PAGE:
We were at least a thousand people – men, women, elderly, children, the sick and their caregivers – all running away from the sounds of shooting. It was like the end of the world.

People were running through thick forest – areas where no human had gone before. This was wild bush with a lot of thorns. People were thirsty and hungry, there was no water in that area – just stone and hills.

People were trying to stop and rest, but the helicopters were flying very close.

The road to Licangano wasn’t easy – there were numerous hills. It was up and down. Many old people, sick people, and kids could not manage to jump over the obstacles, or to climb the steep cliffs. Many kids were lost in the panic…

I saw a woman with a baby trying to get down the hill. She could not manage without help, so she left her baby above and lowered herself over the ledge. At that moment, heavy shooting started nearby. The woman was yelling for help – pleading for someone to pass her baby to her. No one could help her.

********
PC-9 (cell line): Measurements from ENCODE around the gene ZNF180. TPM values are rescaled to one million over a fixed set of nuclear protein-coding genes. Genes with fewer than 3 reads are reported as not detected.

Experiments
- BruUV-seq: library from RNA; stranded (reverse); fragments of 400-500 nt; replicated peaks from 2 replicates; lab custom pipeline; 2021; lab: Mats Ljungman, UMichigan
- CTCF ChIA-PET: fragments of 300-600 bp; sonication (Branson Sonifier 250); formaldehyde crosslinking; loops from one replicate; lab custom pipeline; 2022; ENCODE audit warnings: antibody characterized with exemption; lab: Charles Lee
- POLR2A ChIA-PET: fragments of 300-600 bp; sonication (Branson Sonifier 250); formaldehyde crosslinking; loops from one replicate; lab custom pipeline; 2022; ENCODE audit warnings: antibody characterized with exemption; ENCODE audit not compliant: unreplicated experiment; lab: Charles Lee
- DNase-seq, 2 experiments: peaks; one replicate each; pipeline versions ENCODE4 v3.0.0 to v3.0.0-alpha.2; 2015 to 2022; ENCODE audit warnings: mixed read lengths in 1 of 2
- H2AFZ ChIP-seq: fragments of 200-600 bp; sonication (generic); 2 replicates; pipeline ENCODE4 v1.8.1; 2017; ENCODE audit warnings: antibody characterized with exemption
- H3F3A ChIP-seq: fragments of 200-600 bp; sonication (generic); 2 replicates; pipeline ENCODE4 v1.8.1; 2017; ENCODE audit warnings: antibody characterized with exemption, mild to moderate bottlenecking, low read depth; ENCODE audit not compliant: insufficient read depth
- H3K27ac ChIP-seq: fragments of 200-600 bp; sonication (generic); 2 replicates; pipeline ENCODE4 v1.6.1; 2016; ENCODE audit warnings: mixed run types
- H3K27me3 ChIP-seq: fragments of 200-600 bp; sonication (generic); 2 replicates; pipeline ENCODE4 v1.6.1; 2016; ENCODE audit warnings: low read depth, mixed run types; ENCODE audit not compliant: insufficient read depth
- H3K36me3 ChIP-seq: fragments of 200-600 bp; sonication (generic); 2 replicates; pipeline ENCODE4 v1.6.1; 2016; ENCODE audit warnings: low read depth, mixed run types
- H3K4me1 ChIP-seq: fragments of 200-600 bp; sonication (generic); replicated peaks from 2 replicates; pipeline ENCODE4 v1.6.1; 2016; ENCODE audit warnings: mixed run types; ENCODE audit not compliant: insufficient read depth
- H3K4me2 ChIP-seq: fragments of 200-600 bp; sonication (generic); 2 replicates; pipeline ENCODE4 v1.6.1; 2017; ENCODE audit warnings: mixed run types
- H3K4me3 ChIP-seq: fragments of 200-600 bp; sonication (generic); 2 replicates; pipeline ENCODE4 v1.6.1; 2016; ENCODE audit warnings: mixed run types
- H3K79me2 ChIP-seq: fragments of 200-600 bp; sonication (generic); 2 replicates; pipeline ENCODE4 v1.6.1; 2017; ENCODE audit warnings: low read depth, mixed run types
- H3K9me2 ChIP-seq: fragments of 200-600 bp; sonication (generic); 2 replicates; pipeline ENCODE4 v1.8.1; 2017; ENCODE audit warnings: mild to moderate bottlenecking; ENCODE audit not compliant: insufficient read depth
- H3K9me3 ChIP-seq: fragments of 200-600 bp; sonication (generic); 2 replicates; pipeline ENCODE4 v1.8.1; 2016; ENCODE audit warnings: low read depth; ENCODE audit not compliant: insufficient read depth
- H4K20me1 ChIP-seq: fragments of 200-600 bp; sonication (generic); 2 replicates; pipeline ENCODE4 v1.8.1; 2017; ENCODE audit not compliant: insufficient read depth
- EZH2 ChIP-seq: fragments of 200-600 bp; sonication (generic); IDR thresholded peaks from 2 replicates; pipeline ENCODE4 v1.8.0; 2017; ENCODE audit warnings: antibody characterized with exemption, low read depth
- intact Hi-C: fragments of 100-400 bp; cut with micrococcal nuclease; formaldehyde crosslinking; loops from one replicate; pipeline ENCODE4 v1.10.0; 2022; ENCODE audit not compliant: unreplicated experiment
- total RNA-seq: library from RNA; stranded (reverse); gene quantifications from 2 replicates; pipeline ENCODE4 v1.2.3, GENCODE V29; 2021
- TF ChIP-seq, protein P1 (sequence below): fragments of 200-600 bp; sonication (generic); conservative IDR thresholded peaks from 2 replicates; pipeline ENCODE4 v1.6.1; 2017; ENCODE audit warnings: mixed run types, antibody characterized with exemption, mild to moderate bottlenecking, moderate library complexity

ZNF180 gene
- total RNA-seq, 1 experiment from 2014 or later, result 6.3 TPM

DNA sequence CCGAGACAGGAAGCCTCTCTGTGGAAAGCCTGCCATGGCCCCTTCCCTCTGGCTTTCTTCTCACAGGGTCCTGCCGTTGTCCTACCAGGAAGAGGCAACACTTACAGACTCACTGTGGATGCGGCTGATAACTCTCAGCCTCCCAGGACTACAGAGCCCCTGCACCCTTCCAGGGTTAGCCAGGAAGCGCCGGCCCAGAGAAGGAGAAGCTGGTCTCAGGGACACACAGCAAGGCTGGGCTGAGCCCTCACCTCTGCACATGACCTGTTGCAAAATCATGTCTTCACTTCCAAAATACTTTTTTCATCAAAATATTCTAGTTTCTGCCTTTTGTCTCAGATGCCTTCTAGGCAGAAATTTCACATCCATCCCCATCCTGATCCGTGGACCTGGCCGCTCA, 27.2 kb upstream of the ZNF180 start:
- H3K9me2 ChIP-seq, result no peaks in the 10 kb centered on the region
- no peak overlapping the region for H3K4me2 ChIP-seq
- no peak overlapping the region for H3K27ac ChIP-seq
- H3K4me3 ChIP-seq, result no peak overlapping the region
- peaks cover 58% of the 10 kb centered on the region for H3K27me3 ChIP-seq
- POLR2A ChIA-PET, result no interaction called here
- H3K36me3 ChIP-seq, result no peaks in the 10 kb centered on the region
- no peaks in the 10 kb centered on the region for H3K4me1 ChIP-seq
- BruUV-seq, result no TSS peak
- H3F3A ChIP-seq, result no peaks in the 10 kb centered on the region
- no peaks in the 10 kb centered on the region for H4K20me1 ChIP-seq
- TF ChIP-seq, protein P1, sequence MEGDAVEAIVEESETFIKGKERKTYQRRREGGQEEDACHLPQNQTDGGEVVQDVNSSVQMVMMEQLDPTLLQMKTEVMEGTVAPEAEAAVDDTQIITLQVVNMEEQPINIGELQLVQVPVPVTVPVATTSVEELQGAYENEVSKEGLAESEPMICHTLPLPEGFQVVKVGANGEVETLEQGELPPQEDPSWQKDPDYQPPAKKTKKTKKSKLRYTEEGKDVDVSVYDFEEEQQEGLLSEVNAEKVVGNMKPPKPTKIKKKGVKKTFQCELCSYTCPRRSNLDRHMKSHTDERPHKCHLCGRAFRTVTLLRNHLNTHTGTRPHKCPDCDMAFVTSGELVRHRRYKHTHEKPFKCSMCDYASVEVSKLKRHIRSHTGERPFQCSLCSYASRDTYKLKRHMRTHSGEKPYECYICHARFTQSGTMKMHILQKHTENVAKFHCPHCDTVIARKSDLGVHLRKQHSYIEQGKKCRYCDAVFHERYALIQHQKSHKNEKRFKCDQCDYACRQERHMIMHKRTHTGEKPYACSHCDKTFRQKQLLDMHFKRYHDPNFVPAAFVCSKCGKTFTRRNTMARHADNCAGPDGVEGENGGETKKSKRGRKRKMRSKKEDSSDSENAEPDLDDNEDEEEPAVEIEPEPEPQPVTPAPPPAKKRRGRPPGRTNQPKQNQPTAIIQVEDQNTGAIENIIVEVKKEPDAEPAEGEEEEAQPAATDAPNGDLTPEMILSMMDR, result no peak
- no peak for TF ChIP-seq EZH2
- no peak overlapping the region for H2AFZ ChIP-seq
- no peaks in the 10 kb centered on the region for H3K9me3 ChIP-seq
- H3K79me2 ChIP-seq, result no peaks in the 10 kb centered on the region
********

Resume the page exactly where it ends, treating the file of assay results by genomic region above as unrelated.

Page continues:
People were running…terrified.”

Following the attack on May 28, no official report provided the number of civilian casualties and wounded. MSF has received unverified reports of at least 15 dead, including multiple children, some due to starvation as they hid in the bush for days to escape the fighting. MSF did not have access to the area immediately after the attack. Some of our staff were allowed back to survey the damage and begin reducing MSF’s presence, following the decision to suspend operations in Macomia due to the heightened security risks.

Crippling Access to Healthcare 

The Health Center before the attack

After Cyclone Kenneth ripped through the north of Mozambique in April 2019, MSF helped rebuild and renovate the Macomia Health Center and Medical Lab. During the May 28 attack, that lab and health center were completely destroyed.

The lab after the attack

The lab after the attack

The Macomia Health Center provided vital medical services for the entire town of over 29,000 people. MSF provided support in the form of human resources: 27 people including nurses, a pharmacist, water sanitation and hygiene teams, drivers and guards.